Jacobs, 242 West 45th Street, NYC
Thursday, March 22, 2012

So apparently there was this movie, "Once," that everyone who saw either adored or despired. About a discouraged young musician and a young Eastern European woman who turns his life around. Now it's a Broadway musical, and I might have enjoyed it, but I was in a sullen mood because my friend B had canceled at the last minute. And only because his boyfriend had had open-heart surgery. Where are some people's priorities, really? Anyway, some of the music seemed nice.

Neil Simon, 250 West 52nd Street, NYC
Wednesday, March 28, 2012

They loved this production at Stratford (the one in Canada, not Britain or Connecticut), but it hasn't gotten the unanimous raves we all expected. But my friend D and I thought it was fabulous. He was working with a youthful love for the original British album in the early 1970s. I was working with memories of having seen the first Broadway production around the same time. Twice. I was very taken with Tom Hewitt as Pilate, although D, raised in some Christian denomination or other, claimed not to know exactly who Pilate was. (Answer: Pontius Pilate, the Roman governor of Judea, who was pretty sure Jesus was getting a raw deal but succumbed to pressure and ordered his crucifixion anyway.) And I'd forgotten how much I loved the lyrics of "The Last Supper." "Always hoped that I'd be an apostle/Knew that I would make it if I tried/And when we retire, we can write the gospels/So they'll still talk about us when we've died."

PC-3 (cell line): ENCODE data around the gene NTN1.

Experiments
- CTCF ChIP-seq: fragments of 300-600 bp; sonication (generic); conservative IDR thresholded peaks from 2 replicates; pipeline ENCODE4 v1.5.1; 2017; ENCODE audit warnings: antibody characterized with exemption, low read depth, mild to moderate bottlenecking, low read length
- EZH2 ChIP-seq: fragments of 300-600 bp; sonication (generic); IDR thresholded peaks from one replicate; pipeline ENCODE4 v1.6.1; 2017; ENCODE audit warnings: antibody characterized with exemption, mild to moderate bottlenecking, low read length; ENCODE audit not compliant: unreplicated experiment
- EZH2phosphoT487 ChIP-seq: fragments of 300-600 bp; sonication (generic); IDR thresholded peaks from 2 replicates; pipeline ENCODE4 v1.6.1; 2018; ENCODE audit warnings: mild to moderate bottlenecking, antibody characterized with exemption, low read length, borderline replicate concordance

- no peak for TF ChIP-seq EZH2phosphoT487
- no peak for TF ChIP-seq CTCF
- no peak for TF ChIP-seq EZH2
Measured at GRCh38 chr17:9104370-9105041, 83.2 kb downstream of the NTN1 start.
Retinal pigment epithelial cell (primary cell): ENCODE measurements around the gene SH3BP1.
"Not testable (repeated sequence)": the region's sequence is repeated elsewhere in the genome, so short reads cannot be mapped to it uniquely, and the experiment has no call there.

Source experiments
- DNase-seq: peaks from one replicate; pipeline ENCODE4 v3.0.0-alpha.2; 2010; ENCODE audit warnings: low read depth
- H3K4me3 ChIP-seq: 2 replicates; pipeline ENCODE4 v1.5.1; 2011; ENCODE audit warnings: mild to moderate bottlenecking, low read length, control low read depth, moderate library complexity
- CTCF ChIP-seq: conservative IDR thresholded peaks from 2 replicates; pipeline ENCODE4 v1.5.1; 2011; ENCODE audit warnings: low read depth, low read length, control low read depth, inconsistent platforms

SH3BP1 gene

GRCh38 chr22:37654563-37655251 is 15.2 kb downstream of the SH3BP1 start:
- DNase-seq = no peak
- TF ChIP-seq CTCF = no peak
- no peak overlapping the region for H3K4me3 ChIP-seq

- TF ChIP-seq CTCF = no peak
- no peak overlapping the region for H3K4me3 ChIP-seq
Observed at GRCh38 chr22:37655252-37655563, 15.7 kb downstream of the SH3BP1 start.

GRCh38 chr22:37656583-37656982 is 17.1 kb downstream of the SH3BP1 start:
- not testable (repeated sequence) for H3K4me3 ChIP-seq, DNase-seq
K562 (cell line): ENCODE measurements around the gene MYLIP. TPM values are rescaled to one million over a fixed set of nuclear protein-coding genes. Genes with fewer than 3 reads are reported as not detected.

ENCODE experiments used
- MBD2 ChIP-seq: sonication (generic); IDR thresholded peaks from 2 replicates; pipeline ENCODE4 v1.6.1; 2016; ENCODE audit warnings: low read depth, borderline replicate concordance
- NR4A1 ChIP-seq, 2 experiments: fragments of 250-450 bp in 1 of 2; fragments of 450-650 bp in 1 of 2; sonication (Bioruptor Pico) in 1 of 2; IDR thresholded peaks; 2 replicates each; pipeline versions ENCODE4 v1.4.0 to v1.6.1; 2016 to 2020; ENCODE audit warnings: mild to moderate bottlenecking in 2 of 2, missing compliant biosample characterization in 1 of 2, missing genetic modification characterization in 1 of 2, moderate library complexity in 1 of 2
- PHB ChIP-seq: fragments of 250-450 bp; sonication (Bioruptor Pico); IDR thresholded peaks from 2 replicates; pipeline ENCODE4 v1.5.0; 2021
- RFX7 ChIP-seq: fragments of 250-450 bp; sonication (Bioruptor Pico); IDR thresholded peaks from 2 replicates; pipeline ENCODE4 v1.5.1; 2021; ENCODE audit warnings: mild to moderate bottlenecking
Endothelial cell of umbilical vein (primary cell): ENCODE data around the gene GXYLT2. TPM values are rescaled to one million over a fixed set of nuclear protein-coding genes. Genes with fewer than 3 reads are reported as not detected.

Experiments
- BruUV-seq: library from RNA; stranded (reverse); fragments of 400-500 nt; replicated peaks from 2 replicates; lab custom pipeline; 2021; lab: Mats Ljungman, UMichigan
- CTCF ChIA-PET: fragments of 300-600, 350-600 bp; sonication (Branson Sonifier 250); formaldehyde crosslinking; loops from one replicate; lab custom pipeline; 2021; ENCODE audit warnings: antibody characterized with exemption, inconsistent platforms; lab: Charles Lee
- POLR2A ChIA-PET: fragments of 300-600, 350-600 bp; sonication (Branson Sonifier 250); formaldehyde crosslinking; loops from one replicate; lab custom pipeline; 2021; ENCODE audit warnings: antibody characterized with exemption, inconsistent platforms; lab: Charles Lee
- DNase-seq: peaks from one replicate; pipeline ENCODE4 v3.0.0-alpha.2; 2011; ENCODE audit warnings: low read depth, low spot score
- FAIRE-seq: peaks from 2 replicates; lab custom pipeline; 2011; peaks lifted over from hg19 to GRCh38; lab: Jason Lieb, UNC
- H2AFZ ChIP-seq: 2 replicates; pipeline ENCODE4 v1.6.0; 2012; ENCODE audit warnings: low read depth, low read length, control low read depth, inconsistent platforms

Acorn Theater, 410 West 42nd Street, NYC
Wednesday, March 7, 2012

Janeane Garofalo is playing the mom. Of teenagers. Wasn't it just yesterday she was playing Jerry Seinfeld's young, marriageable soul mate on "Seinfeld"? Both my friend L and I agreed that she did an outstanding Russian accent. We also found the villain (Morgan Spector) -- I'm pretty sure he was importing young girls as sex slaves -- frighteningly convincing. It's always a relative, isn't it? Charles Isherwood of The New York Times ("A Family Reunion, With a Chaser") wasn't madly in love with it but liked the performances.

Lion, 410 West 42nd Street. NYC
Thursday, March 8, 2012

Went to this because a friend of a friend was in it. Cute story about three sisters who inherit their childhood home and differ in what to do with/to it.

City Center, 131 West 55th Street, NYC
Thursday, March 15, 2012

My guest, N, left after Act I. (And this production is in three acts, so that was quite a vote of no confidence.) I don't think she likes Eugene O'Neill. Or at least not Eugene O'Neill with country accents. Eric Grode, writing in The Times ("Boozy Nights of a Ravaged Dreamer"), was much kinder, concluding that the production "illuminates O'Neill's unlikely lovers with a bruising and yet benevolent glow." I saw Colleen Dewhurst and Jason Robards in these roles a hundred or so years ago, so I'm spoiled but was still fine with the performances and direction. Far more important, of course, I ran into someone I knew, so I wasn't lonely at intermission(s).

Signature Center, 480 West 42nd Street, NYC
Friday, March 16, 2012